Treat yourself to an herbal tea garden this year! Whether you have a small space or large garden, you can always fit in a tea garden. Growing herbs is simple and low maintenance, and they can be used in so many ways. An herbal tea garden moves beyond rosemary, sage, and thyme, to a whole host of sweet and flavorful—and deliciously decorative—plants that can be harvested for tea.
Read on for ideas on the best flowers and herbs to plant in your tea garden, how to harvest and preserve herbs for tea, and how to steep the perfect cup.
There is a huge list of herbs and flowers that make wonderful tea. Some have healing benefits and some are just plain yummy. As a seasoned herbal tea drinker, I have a number of perennial favorites (or annual favorites, as the case may be) that I grow year-after-year in my home garden.
Here are my absolute favorite herbs and flowers for tea:
Chamomile is a good go-to tea just before bedtime because it is purported to promote sleep and treat insomnia. It may also reduce anxiety and soothe an upset tummy.
Dandelions aren’t just annoying weeds, they are actually a nutrient-packed superfood! They are rich in potassium and well as Vitamins A, C, and K, and dandelion tea is often used to help treat digestive problems.
Lemon balm has a citrusy, slightly minty taste that makes for a delicious tea. It is also thought to have stress-reducing properties, so sip this when you need to calm your mind.
Rosehip tea has a tart, fruity flavor and is packed full of nutrients such as Vitamin C, calcium, and zinc.
This herb is one of the most popular for tea, and it’s no wonder why. The comforting flavor of mint tea is perfect for a hot drink on a cold day. It can help soothe a sore throat and is thought to improve sleep.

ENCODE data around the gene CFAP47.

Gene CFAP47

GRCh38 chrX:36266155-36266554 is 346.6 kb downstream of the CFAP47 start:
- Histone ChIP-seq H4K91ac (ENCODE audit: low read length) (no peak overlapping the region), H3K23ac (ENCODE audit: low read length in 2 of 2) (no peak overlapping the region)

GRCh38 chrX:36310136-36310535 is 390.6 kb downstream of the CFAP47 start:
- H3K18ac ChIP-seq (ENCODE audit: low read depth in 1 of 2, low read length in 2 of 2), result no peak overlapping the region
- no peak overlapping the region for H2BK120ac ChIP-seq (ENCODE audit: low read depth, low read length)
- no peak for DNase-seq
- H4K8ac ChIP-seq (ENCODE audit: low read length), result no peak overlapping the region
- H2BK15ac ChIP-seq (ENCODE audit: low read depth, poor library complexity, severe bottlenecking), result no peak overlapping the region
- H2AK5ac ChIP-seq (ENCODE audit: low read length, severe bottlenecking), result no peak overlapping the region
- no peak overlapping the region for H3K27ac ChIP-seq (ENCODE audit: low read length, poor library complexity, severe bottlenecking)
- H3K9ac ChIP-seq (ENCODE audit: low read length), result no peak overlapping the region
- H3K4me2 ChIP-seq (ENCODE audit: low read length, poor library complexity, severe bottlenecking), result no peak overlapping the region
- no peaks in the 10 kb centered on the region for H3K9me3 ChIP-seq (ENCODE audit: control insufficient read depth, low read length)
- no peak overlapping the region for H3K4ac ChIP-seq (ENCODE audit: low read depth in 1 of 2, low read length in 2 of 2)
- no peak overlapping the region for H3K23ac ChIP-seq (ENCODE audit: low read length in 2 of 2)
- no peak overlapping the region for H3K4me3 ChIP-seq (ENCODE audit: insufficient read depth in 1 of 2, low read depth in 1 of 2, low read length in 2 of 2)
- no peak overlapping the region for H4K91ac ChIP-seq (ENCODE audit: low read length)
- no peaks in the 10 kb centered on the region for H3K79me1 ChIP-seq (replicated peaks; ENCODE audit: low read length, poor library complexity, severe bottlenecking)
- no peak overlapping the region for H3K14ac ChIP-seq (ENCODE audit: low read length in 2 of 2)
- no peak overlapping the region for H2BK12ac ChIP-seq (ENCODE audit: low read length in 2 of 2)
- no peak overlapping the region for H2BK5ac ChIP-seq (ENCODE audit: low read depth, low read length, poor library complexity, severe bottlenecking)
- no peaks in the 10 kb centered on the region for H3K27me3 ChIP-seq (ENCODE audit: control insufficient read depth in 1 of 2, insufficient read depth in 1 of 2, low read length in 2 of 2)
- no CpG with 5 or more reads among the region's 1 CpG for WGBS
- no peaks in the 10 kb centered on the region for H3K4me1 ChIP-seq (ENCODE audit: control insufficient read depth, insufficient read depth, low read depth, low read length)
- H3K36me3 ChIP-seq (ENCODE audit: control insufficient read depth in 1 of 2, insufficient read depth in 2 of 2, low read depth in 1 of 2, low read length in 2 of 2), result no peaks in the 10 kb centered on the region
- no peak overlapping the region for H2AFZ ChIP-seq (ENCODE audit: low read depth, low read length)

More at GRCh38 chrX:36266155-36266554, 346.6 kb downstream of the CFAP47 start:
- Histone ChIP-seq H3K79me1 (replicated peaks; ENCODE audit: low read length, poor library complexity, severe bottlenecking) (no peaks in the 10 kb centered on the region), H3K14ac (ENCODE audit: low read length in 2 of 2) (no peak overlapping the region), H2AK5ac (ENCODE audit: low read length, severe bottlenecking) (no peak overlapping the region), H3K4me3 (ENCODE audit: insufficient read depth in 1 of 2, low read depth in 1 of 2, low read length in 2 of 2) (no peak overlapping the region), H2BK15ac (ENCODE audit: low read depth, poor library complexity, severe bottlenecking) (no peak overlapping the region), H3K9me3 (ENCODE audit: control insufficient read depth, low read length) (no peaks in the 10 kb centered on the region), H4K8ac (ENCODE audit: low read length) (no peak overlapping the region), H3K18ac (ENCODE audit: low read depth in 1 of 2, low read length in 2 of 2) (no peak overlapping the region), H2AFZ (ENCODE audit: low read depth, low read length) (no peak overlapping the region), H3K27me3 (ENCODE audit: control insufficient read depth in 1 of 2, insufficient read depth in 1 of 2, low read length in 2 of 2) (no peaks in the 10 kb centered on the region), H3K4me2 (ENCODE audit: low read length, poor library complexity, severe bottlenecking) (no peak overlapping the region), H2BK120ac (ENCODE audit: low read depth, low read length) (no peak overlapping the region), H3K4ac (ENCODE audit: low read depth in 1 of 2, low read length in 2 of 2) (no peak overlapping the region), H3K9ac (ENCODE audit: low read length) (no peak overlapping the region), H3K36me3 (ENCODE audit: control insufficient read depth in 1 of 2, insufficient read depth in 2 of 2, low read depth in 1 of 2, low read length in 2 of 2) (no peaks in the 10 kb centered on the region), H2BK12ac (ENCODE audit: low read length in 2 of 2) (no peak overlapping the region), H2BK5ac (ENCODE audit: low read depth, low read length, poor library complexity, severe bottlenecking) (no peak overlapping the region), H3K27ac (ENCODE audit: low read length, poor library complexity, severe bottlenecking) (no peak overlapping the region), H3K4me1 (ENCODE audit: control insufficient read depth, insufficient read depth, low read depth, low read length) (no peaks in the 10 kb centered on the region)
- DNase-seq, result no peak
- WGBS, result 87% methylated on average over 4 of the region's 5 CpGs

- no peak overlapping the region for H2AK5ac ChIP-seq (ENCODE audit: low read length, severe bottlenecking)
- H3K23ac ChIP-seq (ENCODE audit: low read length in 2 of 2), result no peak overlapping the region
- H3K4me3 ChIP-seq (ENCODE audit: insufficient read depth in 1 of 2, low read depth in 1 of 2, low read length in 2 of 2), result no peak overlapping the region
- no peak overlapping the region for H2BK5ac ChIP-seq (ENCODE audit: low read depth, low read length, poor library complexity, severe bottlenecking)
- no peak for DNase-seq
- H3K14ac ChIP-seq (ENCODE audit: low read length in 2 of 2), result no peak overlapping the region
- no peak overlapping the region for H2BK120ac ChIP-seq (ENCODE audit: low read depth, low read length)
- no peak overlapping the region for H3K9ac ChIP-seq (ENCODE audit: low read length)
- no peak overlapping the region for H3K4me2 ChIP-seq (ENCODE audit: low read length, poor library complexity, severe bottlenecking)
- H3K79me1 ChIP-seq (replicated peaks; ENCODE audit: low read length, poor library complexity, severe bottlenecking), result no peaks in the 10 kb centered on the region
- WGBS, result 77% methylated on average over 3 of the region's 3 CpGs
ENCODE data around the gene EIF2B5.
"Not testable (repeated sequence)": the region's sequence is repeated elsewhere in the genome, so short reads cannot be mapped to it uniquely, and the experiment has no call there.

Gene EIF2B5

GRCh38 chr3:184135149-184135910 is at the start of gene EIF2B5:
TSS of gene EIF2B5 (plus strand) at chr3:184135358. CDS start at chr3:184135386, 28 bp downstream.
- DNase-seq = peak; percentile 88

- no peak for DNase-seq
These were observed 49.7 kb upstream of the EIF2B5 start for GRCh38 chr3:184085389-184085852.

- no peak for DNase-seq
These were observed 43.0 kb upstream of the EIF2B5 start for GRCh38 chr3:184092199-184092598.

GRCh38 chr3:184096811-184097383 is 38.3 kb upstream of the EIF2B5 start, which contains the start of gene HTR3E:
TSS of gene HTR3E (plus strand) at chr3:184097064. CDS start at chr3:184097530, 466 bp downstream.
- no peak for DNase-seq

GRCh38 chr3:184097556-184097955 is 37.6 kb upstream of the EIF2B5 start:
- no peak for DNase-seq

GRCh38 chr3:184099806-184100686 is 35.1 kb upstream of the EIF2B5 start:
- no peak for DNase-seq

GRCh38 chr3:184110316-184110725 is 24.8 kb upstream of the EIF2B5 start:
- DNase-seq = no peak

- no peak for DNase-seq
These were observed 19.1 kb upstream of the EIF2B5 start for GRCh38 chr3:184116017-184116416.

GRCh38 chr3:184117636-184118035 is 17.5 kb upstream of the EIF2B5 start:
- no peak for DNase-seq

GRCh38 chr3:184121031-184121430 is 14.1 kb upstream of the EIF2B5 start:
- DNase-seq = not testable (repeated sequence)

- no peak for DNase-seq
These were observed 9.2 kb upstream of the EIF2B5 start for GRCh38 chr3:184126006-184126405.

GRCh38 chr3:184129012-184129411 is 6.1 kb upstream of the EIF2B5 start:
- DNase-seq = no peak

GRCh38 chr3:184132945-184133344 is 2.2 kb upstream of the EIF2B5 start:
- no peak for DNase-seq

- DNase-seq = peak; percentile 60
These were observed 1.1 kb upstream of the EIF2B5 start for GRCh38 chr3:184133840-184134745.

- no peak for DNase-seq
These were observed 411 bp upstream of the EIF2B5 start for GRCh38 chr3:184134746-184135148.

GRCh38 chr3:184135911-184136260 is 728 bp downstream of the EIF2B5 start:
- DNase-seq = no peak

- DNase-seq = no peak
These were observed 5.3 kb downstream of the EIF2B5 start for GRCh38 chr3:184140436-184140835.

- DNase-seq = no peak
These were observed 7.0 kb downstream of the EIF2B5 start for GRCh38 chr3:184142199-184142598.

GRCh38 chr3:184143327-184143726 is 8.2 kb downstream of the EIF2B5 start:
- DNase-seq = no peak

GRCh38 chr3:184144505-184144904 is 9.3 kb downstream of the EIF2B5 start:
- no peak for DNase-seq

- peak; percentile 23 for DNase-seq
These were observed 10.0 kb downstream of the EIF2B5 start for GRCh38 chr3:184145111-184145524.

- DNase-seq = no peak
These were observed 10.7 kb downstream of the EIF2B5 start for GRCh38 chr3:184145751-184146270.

Pineapple sage makes a lovely tea because it has the sweet taste of pineapple combined with the earthy flavor of sage. It also contains antioxidants, so this is a sweet treat you can feel good about putting into your body.
How to Harvest and Prepare Herbs for the Perfect Cup of Tea
Use good, sharpened pruners to snip your herbs early in the morning, as this is the time of day when plants have the highest water retention and will taste the freshest. If you are making tea with flowers, choose flowers that are mature and in full bloom.
To prepare tea with fresh herbs, it’s best to first bruise the herbs a bit using a mortar and pestle. Then add about a tablespoon of herbs to your favorite teacup and pour boiling water over top of them and allow to steep for about five minutes (you can give it a bit more or less time depending on how strong you like your tea).
You can also use dried herbs to brew tea. Follow the directions above but skip the mortar and pestle step.
Small space? No problem! Plant your tea herbs in a strawberry pot or turn this mosquito repelling planter into a tea garden with some of the herbs listed in the previous articles.
No garden space outside? Grow inside! You can create this vertical herb garden and harvest tea all year round.
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